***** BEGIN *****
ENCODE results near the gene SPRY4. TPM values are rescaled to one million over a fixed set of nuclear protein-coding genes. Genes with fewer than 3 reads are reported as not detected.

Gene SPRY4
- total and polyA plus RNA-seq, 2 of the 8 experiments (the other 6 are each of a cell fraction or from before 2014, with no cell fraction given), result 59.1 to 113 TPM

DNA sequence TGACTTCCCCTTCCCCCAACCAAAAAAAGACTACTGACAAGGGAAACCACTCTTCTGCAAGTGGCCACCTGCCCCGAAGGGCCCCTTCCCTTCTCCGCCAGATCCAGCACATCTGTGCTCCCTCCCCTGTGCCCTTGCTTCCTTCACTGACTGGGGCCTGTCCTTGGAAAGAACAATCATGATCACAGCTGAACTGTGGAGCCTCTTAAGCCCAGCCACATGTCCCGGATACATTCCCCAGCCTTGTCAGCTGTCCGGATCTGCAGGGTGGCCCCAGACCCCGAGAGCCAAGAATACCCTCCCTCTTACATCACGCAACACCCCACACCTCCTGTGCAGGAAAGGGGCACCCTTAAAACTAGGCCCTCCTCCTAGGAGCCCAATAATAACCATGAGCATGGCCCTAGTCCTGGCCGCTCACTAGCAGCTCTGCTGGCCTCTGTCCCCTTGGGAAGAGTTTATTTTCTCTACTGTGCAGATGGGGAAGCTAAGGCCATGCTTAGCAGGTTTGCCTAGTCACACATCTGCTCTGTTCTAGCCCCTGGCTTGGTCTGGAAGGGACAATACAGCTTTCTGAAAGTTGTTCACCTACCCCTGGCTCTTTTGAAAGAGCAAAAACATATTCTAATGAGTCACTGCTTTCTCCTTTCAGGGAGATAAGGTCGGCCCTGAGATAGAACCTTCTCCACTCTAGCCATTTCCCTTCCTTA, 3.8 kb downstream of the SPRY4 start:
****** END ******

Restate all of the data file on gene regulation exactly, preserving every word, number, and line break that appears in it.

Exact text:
ENCODE results near the gene SPRY4. TPM values are rescaled to one million over a fixed set of nuclear protein-coding genes. Genes with fewer than 3 reads are reported as not detected.

Gene SPRY4
- total and polyA plus RNA-seq, 2 of the 8 experiments (the other 6 are each of a cell fraction or from before 2014, with no cell fraction given), result 59.1 to 113 TPM

DNA sequence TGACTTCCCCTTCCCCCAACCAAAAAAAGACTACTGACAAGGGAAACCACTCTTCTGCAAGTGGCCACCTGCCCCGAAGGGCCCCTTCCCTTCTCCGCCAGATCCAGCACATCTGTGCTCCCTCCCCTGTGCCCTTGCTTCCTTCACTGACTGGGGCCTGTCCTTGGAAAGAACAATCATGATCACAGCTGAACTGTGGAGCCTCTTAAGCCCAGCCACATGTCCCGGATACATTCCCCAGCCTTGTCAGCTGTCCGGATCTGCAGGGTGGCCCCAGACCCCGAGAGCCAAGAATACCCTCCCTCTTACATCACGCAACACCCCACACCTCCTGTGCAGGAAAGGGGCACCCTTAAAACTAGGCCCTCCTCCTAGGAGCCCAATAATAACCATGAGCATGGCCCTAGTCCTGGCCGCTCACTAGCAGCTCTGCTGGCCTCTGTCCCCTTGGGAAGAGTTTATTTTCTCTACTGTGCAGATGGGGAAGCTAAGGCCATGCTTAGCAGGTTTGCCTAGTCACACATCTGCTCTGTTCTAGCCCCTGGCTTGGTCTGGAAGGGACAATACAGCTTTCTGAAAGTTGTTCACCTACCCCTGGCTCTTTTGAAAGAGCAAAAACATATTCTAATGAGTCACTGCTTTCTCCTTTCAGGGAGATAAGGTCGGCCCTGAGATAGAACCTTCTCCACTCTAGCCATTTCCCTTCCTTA, 3.8 kb downstream of the SPRY4 start: